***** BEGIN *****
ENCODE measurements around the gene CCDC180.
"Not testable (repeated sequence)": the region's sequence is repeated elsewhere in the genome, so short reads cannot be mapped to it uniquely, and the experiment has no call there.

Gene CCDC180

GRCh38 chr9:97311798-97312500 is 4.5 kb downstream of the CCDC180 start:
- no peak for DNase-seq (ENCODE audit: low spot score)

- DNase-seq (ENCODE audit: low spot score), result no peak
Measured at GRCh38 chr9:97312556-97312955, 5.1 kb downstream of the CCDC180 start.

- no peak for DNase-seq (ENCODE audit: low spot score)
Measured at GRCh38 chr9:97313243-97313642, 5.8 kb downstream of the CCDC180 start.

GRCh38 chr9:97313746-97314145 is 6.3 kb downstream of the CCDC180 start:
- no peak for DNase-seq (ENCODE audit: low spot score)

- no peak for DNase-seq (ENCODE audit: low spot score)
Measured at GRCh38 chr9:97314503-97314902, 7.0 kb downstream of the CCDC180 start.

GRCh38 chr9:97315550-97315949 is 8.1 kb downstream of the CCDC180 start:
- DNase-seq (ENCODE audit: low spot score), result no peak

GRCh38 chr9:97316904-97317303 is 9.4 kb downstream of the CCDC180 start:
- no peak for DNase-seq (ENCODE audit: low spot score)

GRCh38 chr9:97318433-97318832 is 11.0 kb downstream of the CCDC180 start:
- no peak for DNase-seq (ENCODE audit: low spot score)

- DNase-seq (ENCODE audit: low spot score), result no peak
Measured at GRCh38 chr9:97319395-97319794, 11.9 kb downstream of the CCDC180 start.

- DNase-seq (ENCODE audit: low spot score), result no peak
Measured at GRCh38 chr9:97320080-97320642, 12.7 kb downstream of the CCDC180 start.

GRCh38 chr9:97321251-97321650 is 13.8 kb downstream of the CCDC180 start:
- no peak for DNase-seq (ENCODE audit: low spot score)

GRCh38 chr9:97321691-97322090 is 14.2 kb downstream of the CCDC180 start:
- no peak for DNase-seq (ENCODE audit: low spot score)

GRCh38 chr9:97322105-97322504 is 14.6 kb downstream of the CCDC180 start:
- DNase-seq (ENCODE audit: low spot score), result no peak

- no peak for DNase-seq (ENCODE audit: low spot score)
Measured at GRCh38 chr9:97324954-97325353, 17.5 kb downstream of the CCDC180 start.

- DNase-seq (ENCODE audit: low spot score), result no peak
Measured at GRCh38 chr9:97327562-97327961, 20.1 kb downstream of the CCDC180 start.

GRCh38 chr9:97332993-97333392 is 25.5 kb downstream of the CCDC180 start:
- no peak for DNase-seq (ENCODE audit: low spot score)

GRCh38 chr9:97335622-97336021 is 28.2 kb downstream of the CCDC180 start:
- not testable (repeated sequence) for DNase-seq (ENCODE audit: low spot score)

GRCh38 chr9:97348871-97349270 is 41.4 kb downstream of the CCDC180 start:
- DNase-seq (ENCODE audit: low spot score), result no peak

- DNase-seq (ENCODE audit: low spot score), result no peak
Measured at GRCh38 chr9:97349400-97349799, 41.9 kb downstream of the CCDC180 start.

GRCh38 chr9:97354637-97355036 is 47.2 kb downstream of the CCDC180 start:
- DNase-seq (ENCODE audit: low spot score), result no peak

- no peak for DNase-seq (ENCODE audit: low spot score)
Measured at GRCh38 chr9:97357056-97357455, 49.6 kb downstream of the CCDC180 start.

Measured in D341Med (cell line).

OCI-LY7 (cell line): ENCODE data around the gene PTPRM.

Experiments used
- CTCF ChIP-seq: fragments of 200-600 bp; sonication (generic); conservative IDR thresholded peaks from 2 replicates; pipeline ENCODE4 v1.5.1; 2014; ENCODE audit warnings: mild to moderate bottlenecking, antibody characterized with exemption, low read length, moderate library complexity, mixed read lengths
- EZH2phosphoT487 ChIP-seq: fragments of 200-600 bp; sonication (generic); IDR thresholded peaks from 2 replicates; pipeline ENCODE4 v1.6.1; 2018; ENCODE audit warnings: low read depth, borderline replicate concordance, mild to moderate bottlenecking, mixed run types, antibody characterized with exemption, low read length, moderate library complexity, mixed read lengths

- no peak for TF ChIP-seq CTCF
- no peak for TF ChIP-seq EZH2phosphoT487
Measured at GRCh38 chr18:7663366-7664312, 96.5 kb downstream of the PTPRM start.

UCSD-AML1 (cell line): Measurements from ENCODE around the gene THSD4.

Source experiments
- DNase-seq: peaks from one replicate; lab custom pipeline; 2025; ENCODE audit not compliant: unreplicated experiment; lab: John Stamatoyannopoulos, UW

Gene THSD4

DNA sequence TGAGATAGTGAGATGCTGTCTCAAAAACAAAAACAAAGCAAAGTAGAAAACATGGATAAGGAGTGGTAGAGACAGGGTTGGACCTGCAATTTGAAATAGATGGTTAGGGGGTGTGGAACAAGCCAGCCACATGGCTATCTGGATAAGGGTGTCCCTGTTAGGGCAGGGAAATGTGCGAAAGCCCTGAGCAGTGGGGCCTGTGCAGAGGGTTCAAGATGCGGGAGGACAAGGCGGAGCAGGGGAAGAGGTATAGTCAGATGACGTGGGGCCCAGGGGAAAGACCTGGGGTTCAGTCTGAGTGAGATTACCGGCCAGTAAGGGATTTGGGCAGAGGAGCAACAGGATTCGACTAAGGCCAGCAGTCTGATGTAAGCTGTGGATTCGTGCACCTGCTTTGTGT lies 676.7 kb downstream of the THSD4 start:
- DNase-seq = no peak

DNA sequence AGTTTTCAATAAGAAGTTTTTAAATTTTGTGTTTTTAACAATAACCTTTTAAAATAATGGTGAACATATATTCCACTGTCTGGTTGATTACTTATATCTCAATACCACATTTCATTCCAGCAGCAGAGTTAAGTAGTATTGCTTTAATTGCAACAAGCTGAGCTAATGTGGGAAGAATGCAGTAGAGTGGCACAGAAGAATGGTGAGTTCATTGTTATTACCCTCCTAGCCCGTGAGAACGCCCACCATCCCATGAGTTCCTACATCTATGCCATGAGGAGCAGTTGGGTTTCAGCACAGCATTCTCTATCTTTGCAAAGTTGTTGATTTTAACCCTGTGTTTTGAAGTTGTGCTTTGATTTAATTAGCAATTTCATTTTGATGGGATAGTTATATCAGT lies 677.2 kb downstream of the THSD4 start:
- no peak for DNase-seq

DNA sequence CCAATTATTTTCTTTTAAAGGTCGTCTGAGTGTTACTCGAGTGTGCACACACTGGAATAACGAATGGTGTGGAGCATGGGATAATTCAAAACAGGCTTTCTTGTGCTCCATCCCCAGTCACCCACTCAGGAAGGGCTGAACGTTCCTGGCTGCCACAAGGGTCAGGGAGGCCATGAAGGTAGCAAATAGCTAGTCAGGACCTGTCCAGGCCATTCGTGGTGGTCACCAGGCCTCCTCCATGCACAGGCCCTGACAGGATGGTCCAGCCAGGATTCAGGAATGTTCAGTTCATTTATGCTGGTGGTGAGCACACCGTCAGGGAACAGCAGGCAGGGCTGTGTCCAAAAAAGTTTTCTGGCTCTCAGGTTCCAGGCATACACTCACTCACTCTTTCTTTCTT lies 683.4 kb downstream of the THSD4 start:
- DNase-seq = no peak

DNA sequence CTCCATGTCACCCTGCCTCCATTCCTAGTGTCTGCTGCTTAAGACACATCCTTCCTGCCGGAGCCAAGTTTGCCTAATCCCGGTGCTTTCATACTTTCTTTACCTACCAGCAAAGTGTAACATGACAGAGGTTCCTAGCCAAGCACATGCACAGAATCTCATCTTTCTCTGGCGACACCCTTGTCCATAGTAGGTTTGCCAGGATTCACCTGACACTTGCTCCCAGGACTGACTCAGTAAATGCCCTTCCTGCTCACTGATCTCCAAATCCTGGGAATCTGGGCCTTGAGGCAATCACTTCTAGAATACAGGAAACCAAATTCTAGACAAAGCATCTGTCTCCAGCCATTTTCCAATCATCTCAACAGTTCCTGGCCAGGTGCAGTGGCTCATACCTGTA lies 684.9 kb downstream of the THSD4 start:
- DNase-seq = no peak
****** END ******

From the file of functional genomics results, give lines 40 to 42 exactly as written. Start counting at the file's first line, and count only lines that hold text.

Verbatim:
- DNase-seq (ENCODE audit: low spot score), result no peak
Measured at GRCh38 chr9:97349400-97349799, 41.9 kb downstream of the CCDC180 start.

GRCh38 chr9:97354637-97355036 is 47.2 kb downstream of the CCDC180 start: